I also think people should do a bit more research, go places that are less touristy, and focus less on your bucket list and making your Facebook friends jealous. Travel has been commodified, it has been turned into a status symbol for consumers. This is a terrible way to look at travel — which ultimately is all about the experience. Put the phone down, enjoy the moment, engage with local people.
SIT: I was heartbroken to read about the elephant that was recently injured when it ate a pineapple with explosives. I know that this impacted you greatly, too. Do you have a recommendation on credible non-profits accepting donations for elephant conservation in India?
MW: A pregnant elephant ate a pineapple stuffed with explosives that was left as bait for wild boars, who were raiding farmer’s fields in Kerala. The elephant made it as far as a stream, where she tried to find relief, no doubt, before dying a slow, painful death. This tragic story captured the hearts of millions in India. The elephant wasn’t killed deliberately, but it’s still a heart-breaking story, and the device used by the farmers is illegal.
Human-animal conflict in India is a big problem, especially with regards to elephants, snakes, tigers, and leopards. There’s also a history of tiger hunting — long outlawed — and using animals, especially elephants, for work, tourism, and in religious ceremonies. There’s a growing movement to ban elephant riding for tourism and to protect Indian elephants.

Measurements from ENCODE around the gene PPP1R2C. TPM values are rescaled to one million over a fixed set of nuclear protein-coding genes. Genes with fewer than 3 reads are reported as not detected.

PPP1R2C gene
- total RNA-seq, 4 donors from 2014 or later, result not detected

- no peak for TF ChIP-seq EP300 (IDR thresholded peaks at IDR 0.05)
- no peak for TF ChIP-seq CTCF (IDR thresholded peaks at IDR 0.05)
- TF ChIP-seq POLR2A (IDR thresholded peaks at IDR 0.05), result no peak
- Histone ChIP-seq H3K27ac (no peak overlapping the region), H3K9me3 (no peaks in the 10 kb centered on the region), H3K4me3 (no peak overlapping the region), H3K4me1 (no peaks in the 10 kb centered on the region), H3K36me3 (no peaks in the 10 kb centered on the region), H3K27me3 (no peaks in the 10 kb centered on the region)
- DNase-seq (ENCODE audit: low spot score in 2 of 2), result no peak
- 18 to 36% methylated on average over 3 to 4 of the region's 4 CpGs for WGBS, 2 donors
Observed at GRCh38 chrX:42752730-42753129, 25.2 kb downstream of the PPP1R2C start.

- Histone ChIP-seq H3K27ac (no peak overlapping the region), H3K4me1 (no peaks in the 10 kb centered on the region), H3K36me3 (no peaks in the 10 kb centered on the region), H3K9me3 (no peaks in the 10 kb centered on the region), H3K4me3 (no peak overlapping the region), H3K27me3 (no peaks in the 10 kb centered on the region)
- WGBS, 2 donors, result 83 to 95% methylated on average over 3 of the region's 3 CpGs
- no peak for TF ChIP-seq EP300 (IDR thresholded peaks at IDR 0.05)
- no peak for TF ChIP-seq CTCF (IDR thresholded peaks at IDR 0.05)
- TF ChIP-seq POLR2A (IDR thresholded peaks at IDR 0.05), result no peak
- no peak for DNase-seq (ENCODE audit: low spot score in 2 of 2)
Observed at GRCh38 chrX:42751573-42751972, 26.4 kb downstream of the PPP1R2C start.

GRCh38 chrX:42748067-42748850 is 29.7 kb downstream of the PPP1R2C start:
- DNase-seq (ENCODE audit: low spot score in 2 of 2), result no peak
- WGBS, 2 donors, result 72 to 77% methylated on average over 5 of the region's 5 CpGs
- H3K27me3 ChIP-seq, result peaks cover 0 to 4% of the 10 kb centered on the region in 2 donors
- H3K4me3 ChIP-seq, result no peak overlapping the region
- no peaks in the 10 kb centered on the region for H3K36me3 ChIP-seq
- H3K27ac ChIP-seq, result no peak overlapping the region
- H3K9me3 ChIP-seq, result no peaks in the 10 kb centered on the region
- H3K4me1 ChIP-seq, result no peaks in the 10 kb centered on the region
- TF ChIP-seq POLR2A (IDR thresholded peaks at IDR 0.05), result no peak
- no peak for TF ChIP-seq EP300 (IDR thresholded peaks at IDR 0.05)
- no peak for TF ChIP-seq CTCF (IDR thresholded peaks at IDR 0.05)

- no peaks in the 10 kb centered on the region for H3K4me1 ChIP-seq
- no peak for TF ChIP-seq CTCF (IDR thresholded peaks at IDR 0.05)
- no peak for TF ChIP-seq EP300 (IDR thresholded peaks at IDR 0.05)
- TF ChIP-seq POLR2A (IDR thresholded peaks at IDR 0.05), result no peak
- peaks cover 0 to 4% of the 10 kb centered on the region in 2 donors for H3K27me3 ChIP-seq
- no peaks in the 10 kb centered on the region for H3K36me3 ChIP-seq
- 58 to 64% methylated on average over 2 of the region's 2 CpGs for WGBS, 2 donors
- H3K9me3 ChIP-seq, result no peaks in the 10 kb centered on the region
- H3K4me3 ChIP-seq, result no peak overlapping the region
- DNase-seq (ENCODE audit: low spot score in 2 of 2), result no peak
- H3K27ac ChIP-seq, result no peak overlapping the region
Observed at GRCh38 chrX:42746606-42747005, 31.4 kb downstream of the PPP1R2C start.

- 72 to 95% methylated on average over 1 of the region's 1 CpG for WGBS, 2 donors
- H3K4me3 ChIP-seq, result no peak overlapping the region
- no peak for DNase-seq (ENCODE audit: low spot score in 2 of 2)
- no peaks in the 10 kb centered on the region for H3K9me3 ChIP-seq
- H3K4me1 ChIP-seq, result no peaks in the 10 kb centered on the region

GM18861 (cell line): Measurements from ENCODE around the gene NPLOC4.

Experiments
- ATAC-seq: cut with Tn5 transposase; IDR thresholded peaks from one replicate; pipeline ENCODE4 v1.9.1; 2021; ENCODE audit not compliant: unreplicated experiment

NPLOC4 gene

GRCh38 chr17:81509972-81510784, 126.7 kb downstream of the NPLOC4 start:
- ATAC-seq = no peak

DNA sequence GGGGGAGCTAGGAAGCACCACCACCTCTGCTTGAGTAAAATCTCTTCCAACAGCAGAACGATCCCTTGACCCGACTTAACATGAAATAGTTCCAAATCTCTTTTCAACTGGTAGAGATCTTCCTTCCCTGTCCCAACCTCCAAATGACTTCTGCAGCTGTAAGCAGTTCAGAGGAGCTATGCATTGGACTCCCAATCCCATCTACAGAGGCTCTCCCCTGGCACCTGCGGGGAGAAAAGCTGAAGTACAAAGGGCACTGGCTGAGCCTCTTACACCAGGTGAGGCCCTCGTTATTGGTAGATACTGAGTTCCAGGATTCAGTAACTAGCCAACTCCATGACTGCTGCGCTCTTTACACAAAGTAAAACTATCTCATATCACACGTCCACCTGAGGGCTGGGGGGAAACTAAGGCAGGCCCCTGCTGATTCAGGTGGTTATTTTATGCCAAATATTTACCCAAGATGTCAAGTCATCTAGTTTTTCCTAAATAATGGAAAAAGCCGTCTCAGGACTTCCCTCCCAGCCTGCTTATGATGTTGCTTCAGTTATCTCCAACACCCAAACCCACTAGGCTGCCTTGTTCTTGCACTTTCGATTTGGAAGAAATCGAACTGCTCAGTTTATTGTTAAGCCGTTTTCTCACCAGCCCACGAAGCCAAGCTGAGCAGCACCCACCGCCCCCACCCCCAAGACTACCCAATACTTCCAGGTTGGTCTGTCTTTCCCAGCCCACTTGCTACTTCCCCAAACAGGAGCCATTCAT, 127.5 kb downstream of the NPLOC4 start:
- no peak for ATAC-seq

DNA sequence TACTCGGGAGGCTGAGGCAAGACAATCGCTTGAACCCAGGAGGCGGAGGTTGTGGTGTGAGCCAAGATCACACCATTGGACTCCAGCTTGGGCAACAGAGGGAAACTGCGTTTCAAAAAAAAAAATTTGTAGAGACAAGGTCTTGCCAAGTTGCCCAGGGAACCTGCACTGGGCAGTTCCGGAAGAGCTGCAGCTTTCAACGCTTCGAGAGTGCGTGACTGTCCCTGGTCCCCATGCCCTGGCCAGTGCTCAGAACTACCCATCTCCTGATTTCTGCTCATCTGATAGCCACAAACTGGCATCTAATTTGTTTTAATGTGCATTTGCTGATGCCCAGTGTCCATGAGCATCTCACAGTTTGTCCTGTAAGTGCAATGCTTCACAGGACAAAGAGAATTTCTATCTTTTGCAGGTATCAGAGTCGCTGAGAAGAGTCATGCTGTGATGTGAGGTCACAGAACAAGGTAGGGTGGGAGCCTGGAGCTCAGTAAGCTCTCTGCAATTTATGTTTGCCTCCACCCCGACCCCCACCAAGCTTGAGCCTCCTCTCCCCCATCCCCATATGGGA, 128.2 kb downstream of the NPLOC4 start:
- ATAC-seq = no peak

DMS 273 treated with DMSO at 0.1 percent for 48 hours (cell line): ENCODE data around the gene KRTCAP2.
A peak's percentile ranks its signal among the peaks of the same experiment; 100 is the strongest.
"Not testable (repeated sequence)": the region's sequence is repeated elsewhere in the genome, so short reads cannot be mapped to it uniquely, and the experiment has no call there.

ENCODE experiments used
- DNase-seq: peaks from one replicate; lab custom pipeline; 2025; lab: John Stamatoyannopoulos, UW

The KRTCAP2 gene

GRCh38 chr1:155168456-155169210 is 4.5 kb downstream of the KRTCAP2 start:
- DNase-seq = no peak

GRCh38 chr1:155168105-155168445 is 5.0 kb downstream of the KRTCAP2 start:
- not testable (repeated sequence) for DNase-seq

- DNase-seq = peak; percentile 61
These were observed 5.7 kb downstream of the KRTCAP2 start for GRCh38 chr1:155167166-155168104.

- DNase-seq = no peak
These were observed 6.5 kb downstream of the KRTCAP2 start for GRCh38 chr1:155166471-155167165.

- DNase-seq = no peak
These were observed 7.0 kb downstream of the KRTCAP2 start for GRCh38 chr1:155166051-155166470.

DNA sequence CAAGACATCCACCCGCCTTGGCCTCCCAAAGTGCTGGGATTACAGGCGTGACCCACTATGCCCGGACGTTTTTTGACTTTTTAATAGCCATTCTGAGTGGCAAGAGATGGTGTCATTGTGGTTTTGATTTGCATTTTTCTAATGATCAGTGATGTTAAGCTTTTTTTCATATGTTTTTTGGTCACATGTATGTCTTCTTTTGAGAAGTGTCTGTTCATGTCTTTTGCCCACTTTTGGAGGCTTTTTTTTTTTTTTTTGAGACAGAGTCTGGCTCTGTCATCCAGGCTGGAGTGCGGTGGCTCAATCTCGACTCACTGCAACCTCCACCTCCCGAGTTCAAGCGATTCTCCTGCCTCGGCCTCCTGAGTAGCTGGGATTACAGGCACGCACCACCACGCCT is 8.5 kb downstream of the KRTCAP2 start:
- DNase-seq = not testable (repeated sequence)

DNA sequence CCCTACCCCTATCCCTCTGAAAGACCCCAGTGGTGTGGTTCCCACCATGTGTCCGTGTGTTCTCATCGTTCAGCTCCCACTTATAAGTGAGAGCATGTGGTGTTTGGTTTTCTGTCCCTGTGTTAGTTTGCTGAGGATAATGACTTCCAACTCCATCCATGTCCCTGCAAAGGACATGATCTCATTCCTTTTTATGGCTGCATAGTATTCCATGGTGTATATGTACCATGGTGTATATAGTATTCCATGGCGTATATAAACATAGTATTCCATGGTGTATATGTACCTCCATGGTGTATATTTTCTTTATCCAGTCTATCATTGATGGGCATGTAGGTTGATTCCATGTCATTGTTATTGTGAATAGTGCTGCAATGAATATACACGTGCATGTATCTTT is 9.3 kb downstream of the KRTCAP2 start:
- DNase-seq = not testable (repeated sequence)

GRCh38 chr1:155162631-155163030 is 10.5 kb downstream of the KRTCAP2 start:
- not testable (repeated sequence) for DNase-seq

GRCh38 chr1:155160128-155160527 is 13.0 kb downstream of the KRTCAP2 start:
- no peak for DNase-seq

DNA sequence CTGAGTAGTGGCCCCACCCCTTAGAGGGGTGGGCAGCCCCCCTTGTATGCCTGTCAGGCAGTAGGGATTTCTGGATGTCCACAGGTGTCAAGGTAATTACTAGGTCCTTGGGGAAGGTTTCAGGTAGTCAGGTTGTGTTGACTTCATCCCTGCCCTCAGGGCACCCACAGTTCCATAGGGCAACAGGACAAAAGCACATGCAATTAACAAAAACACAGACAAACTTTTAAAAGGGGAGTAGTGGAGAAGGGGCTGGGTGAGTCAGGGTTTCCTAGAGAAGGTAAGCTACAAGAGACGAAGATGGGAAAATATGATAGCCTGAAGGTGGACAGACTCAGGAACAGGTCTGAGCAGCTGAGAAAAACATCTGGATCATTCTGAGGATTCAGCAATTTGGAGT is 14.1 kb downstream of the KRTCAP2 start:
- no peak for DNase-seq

I’m a big fan of Wildlife SOS. They run two animal rescue centres, both near Agra in north India. One is for bears, and the other for elephants, but they also rescue and rehabilitate many other animal species, as needed.
I’m also very supportive of well-managed wildlife tourism in India. I have been on many tiger safaris in India and love Kanha National Park and Tiger Reserve especially – it is regularly voted the best-managed national park in India. Well managed wildlife tourism actually helps with conservation efforts and protecting habitat as well as animals.
SIT: Is there anything you would like to add?
MW: Travel is one industry that’s been hit particularly hard by the pandemic. Borders are closed, planes grounded, and hotels shut. People are naturally reluctant to travel for obvious reasons — they don’t want to risk their own health, or the health of others. Travel was the primary way the virus spread, so staying put, and staying home, is the logical way to slow down the rate of infection.
We don’t know what the future holds, but as I said above, I hope that travel changes for the better. I hope mindsets change. There’s an urgent call to end systemic racism, and to overcome colonial attitudes, and both of these things should affect travel in a positive way. There’s a need for more diversity within the travel industry — an industry that routinely depicts travellers as young, thin, and white.
Let’s travel with respect, and to learn about how others live and what they can teach us, how they can help us grow as people and citizens of village earth.